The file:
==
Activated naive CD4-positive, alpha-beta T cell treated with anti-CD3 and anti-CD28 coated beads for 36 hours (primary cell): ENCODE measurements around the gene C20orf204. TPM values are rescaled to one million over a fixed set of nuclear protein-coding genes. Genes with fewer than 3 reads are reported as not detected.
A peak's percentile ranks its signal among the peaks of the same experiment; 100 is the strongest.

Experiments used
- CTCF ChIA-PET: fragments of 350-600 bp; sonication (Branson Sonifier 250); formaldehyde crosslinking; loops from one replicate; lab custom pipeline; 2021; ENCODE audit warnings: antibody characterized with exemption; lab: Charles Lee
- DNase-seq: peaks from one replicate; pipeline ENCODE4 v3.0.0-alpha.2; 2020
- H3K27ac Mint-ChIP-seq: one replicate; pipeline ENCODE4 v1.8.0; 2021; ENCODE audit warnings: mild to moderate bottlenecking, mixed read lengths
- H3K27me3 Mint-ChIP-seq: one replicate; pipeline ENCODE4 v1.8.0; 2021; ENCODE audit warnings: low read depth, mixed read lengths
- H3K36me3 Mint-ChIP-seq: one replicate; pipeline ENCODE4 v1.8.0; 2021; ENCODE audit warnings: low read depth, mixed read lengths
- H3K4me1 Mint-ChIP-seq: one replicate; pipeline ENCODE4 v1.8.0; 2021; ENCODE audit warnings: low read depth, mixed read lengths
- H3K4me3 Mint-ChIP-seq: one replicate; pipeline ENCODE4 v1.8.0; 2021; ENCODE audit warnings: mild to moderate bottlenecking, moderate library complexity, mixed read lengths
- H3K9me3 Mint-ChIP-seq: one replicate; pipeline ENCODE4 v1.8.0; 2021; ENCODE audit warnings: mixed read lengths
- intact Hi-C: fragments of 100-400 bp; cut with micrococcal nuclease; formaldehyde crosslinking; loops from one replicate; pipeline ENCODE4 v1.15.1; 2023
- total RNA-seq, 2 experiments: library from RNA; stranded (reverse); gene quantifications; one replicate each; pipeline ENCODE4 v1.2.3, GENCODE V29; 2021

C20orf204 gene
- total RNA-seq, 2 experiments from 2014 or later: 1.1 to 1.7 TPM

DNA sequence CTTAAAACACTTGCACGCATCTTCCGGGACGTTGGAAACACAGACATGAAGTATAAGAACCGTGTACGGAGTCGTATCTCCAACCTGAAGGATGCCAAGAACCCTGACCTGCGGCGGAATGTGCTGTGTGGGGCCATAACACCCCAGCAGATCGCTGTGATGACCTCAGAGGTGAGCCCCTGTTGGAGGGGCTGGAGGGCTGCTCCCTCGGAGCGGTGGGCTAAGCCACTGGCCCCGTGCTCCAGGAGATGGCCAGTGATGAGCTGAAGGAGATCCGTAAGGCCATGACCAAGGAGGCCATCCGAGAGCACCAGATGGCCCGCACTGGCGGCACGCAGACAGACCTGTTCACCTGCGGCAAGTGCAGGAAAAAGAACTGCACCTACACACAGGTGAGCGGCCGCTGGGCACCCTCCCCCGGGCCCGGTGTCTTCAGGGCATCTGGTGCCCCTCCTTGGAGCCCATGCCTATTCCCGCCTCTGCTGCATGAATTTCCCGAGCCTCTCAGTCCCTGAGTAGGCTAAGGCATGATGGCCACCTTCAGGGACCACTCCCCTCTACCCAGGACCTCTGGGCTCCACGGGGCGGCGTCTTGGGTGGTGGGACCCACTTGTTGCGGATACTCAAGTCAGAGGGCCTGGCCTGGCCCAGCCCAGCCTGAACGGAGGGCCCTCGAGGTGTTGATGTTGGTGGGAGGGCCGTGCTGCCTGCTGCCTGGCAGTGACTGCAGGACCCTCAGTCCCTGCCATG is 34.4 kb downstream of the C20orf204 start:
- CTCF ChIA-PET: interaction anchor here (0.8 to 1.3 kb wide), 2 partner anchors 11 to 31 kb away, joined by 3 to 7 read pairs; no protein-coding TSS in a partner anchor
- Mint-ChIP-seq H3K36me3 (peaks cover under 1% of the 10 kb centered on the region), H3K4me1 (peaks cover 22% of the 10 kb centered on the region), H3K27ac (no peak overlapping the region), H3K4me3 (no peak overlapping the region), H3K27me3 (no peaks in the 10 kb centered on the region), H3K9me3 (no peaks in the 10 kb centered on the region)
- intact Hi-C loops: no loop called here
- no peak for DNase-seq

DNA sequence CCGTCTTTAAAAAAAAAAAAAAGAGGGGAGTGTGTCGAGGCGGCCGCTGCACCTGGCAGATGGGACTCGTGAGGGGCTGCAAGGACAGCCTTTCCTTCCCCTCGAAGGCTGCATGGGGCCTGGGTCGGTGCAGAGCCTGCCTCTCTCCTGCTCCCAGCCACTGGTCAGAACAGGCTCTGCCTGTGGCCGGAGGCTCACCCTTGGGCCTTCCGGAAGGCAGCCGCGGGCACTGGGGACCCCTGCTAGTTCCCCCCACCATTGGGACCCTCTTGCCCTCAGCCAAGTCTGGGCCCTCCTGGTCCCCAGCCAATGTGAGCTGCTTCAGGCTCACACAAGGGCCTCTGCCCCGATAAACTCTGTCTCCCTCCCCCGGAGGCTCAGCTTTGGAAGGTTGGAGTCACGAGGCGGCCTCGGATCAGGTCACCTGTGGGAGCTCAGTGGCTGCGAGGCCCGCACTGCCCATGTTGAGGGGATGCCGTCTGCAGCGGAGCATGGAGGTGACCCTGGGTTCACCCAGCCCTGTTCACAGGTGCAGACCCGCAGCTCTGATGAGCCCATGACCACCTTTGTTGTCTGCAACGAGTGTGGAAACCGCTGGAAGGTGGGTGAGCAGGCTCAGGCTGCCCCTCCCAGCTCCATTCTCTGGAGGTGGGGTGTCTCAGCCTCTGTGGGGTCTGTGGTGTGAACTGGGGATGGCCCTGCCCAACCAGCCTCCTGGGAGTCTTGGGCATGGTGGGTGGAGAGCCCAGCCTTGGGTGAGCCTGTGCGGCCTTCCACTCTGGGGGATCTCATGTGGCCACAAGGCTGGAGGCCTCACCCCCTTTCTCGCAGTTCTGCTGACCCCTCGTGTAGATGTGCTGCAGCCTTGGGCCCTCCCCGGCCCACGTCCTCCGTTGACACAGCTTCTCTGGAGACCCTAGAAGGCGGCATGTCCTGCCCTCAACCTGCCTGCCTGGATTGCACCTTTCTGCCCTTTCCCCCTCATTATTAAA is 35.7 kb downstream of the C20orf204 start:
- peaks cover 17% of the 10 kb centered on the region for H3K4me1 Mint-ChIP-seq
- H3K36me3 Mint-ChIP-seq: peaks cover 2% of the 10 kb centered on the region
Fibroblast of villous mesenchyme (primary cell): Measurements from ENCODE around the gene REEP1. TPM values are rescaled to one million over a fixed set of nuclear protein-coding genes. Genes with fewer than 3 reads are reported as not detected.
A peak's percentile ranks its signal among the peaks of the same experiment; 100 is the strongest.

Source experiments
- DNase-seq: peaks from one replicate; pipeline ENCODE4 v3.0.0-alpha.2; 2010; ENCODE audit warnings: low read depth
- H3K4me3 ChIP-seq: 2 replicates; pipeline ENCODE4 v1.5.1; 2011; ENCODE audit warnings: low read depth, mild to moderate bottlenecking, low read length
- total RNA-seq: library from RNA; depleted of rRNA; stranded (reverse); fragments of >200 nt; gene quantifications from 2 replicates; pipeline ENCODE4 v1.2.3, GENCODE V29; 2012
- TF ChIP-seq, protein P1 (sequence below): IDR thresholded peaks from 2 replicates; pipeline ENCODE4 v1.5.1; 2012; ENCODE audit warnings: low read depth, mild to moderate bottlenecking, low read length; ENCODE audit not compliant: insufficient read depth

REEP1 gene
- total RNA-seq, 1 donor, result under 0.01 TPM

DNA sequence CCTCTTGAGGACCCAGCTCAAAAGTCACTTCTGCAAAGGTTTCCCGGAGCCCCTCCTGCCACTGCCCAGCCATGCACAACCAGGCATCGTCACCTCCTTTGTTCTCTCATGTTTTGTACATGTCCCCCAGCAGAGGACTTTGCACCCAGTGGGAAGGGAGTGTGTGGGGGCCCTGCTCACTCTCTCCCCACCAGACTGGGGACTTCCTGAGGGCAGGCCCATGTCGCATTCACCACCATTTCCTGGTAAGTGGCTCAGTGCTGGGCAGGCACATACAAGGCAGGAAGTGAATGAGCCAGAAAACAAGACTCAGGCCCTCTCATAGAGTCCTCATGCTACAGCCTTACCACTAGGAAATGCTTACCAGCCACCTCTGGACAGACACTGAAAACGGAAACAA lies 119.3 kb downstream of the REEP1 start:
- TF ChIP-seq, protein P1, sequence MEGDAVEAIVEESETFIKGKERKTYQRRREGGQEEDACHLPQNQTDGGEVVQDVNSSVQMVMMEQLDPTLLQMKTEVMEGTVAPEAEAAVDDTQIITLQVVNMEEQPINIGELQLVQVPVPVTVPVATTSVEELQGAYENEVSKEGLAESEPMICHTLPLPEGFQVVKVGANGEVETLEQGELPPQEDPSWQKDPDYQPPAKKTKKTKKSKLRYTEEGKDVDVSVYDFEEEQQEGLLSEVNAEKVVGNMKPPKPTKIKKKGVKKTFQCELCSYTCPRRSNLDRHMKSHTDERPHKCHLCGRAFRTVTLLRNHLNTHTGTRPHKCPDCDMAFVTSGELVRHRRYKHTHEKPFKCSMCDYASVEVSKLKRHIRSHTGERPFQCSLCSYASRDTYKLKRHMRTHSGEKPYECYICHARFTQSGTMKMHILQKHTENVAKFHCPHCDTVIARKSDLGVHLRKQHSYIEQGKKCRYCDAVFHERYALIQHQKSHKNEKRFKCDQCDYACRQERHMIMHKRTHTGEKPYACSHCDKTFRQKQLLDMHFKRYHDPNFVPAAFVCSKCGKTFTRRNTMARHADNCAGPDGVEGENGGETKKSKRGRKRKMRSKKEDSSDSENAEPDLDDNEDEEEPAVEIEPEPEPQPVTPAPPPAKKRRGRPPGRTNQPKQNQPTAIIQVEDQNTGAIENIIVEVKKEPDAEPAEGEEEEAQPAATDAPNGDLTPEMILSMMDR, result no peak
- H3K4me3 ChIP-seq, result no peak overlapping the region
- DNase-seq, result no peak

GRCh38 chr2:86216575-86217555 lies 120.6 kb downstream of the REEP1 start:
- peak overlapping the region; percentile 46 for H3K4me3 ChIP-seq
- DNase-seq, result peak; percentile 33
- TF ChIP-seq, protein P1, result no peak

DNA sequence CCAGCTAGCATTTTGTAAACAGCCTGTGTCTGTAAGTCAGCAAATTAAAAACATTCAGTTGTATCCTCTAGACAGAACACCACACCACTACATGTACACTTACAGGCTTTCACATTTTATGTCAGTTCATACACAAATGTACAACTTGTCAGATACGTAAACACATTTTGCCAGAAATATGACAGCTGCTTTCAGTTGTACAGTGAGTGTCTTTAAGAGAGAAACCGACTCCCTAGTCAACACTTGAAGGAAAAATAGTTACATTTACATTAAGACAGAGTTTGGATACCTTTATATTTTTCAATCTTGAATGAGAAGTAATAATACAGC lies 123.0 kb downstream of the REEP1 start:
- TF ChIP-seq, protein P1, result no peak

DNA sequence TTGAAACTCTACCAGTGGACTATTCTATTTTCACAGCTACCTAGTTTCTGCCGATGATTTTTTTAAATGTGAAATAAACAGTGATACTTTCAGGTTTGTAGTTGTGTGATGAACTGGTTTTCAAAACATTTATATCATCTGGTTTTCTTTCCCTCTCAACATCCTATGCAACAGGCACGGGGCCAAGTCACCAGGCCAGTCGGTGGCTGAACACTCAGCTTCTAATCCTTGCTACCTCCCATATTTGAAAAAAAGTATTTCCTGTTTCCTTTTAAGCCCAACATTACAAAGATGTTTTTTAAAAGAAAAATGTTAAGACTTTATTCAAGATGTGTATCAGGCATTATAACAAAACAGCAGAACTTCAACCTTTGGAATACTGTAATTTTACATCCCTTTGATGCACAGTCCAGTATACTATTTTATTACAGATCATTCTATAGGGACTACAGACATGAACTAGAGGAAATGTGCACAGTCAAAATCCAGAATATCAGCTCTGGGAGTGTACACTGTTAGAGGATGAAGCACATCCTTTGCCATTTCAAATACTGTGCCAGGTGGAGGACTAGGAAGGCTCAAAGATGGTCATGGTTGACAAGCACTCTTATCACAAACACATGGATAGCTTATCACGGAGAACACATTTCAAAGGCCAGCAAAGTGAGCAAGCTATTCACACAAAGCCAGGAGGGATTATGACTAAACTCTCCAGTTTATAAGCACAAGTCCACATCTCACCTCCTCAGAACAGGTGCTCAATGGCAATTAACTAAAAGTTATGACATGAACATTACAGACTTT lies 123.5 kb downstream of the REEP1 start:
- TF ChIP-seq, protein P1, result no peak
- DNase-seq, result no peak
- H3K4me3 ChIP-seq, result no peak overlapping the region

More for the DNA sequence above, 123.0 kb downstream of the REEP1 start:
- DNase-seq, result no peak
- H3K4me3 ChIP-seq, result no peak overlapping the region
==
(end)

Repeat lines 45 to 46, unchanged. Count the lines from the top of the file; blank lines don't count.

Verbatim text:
- DNase-seq, result no peak
- H3K4me3 ChIP-seq, result no peak overlapping the region